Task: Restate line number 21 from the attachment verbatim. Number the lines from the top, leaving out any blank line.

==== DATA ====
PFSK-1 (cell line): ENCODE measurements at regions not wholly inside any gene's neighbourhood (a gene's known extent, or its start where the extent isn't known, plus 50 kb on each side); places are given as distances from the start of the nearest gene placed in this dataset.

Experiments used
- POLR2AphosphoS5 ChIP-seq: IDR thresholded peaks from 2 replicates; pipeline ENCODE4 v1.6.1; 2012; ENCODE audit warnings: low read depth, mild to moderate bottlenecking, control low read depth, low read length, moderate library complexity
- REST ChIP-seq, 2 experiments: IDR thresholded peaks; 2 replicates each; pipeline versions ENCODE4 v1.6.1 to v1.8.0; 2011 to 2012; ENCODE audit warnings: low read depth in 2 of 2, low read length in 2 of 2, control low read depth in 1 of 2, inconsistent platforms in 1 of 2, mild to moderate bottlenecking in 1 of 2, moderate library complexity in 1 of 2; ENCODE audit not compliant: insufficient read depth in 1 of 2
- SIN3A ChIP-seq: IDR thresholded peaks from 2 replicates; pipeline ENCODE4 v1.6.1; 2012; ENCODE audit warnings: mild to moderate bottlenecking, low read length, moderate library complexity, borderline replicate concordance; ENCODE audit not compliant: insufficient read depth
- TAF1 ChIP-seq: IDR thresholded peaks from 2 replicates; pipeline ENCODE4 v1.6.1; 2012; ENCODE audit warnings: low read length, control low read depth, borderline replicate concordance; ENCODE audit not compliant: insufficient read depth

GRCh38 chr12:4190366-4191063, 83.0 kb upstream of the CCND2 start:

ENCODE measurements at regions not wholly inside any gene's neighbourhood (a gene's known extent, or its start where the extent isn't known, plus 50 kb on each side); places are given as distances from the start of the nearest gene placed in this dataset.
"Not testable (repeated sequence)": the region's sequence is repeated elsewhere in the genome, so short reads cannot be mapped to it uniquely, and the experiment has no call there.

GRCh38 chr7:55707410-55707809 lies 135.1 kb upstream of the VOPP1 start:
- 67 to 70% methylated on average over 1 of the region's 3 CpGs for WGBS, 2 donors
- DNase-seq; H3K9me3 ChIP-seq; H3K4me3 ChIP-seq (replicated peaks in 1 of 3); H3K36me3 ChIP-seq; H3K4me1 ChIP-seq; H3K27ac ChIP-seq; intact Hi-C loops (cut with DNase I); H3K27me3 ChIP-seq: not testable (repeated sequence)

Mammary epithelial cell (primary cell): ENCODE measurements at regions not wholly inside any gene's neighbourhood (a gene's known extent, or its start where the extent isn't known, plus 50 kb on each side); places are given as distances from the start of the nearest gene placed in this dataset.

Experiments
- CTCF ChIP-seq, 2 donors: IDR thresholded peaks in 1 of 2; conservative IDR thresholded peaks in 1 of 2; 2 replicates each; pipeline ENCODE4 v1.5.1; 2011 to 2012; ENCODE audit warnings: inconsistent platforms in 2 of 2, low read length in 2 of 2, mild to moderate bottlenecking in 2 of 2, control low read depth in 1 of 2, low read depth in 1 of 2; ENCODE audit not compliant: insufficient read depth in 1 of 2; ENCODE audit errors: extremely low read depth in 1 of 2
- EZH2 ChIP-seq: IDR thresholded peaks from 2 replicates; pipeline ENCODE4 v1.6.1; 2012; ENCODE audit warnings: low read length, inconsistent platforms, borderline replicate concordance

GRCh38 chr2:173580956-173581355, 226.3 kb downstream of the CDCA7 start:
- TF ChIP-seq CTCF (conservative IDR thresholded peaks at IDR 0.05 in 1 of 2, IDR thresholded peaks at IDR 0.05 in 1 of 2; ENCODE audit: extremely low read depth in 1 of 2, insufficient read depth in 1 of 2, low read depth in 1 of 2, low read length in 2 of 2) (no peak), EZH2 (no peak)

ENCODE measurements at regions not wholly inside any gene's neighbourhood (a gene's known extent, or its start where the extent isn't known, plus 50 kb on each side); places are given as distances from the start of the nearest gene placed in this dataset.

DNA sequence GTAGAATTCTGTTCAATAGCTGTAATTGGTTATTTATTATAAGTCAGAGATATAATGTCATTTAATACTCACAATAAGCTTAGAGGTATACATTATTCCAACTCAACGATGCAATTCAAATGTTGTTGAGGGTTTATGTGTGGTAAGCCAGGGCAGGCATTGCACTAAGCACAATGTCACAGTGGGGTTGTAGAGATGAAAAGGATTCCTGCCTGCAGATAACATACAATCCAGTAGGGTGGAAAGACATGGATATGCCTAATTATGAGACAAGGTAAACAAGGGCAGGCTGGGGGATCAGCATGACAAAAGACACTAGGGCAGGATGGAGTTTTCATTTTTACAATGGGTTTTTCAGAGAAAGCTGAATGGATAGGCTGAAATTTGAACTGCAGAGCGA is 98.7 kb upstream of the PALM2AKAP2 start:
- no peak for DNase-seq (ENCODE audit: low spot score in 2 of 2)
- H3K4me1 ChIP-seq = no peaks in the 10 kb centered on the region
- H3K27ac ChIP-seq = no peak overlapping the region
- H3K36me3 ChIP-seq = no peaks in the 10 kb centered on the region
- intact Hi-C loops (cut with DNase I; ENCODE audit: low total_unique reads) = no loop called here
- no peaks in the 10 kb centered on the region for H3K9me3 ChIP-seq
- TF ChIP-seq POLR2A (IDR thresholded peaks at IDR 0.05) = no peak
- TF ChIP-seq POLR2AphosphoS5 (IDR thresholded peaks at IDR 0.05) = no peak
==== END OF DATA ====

- no peak for DNase-seq (ENCODE audit: low spot score in 2 of 2)